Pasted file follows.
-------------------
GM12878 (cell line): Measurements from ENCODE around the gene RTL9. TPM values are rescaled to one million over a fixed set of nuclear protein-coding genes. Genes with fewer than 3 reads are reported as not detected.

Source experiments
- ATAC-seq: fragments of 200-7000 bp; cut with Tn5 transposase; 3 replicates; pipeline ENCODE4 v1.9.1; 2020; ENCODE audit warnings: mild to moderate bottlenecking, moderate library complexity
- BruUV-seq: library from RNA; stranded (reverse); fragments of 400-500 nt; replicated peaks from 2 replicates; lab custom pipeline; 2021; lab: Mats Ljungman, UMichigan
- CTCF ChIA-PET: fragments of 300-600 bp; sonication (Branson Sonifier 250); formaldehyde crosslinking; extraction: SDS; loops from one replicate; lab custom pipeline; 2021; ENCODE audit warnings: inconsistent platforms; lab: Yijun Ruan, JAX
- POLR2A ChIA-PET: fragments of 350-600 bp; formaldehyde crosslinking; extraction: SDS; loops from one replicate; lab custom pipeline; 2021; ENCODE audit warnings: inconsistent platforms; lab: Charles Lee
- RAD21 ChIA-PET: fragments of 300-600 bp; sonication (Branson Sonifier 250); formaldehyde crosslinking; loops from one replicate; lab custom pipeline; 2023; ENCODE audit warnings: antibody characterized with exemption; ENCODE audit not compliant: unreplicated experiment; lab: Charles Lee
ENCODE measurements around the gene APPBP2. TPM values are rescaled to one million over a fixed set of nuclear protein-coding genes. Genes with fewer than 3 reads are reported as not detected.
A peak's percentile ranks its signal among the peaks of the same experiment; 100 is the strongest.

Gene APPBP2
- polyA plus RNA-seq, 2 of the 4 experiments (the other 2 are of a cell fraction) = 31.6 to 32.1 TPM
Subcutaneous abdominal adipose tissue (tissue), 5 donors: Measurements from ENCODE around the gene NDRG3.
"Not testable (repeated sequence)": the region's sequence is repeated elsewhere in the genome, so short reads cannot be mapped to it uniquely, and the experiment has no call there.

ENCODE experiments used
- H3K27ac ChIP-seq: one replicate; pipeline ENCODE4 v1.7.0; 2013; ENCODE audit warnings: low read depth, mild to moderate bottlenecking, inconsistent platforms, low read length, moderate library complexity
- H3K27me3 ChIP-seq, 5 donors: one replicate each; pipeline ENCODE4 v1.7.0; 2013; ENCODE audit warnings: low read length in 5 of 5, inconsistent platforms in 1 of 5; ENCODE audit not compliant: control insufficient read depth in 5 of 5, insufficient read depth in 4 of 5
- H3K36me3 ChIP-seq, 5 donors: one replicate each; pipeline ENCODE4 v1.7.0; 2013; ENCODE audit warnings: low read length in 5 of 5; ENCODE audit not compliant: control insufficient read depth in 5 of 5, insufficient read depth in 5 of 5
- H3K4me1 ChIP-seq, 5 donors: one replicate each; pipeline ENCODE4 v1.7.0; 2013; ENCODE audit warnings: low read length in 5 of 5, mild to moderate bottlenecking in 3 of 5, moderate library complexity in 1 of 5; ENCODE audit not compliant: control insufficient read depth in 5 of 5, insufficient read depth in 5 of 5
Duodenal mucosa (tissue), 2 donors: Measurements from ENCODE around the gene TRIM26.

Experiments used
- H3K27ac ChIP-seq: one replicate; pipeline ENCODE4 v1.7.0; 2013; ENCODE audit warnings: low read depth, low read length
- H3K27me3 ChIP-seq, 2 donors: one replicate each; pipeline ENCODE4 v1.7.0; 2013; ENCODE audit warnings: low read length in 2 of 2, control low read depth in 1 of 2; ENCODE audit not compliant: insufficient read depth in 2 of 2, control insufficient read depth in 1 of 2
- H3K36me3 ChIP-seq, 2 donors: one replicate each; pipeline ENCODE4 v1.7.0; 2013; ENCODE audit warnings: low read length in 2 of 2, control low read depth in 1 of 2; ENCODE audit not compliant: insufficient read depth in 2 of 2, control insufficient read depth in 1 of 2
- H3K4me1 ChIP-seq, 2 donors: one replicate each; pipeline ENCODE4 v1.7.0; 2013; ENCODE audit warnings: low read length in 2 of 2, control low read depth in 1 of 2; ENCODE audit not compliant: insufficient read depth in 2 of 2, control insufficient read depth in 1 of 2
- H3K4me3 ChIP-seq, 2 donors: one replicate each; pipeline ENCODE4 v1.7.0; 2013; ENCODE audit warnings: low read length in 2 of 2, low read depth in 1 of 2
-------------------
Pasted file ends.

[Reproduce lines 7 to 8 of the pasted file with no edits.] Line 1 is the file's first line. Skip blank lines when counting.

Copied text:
- RAD21 ChIA-PET: fragments of 300-600 bp; sonication (Branson Sonifier 250); formaldehyde crosslinking; loops from one replicate; lab custom pipeline; 2023; ENCODE audit warnings: antibody characterized with exemption; ENCODE audit not compliant: unreplicated experiment; lab: Charles Lee
ENCODE measurements around the gene APPBP2. TPM values are rescaled to one million over a fixed set of nuclear protein-coding genes. Genes with fewer than 3 reads are reported as not detected.